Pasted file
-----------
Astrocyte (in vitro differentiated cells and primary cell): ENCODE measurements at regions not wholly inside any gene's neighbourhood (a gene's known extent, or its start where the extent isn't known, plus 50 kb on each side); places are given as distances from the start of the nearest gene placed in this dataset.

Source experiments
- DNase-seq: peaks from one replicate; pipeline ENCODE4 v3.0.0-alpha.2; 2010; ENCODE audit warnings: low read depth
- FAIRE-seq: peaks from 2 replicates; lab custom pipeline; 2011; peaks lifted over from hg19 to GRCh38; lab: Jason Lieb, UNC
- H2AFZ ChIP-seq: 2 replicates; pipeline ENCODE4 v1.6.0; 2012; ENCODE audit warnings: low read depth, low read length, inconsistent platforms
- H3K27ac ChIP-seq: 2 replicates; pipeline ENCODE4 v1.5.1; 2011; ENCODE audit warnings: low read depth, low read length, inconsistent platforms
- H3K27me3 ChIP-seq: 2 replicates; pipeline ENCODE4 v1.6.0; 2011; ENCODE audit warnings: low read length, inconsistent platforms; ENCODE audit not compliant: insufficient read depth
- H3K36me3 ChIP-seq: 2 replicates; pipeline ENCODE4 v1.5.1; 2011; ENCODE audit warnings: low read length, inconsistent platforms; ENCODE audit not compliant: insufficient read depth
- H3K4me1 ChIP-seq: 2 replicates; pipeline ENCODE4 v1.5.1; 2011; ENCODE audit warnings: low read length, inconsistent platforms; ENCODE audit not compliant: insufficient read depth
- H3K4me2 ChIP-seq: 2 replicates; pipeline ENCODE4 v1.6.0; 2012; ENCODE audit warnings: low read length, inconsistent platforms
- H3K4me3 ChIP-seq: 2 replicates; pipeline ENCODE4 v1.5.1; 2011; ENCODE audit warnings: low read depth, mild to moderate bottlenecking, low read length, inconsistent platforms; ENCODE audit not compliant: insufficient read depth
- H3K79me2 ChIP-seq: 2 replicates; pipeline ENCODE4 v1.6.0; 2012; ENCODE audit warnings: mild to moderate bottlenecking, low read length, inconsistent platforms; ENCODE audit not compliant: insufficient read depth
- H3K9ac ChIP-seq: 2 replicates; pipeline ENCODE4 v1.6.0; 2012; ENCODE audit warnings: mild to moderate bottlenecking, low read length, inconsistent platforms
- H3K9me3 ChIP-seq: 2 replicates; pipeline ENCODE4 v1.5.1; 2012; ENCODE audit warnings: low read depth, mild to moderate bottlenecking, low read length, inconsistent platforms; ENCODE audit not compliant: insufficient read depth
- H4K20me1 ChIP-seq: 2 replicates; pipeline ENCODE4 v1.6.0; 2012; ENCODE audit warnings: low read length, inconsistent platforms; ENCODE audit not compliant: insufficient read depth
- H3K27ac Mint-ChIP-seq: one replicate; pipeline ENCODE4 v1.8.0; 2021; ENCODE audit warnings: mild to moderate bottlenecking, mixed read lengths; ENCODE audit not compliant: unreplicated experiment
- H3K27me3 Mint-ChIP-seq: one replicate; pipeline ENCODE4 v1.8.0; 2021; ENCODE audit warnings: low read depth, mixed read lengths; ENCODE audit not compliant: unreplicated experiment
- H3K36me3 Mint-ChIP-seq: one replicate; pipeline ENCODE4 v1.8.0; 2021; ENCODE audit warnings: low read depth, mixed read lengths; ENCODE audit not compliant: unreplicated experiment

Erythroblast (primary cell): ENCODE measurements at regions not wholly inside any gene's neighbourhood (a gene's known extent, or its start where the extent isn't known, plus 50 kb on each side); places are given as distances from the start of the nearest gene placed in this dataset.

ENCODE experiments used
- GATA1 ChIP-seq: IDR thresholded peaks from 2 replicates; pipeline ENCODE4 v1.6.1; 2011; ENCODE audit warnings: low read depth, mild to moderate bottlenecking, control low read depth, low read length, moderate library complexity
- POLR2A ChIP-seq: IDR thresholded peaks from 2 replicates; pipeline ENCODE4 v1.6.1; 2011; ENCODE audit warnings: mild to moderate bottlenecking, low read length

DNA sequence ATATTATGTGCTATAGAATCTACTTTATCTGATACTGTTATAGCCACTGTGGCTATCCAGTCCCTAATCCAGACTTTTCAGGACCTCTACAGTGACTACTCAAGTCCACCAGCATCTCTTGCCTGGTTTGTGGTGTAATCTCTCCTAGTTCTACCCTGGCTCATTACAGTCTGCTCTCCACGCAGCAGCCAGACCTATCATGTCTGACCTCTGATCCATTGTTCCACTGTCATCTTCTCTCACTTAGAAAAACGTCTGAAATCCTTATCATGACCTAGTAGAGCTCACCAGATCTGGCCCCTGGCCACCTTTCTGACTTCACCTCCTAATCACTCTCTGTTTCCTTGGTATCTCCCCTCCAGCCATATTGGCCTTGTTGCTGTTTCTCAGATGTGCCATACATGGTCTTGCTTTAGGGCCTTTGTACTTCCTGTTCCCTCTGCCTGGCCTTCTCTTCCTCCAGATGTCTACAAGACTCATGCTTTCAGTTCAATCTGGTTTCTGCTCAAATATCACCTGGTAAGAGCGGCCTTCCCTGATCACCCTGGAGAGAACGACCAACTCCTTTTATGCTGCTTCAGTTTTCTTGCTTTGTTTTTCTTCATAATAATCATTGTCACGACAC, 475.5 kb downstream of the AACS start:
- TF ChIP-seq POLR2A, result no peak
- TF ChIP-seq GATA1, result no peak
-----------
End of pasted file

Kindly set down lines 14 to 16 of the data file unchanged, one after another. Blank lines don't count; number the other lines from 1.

- H3K9me3 ChIP-seq: 2 replicates; pipeline ENCODE4 v1.5.1; 2012; ENCODE audit warnings: low read depth, mild to moderate bottlenecking, low read length, inconsistent platforms; ENCODE audit not compliant: insufficient read depth
- H4K20me1 ChIP-seq: 2 replicates; pipeline ENCODE4 v1.6.0; 2012; ENCODE audit warnings: low read length, inconsistent platforms; ENCODE audit not compliant: insufficient read depth
- H3K27ac Mint-ChIP-seq: one replicate; pipeline ENCODE4 v1.8.0; 2021; ENCODE audit warnings: mild to moderate bottlenecking, mixed read lengths; ENCODE audit not compliant: unreplicated experiment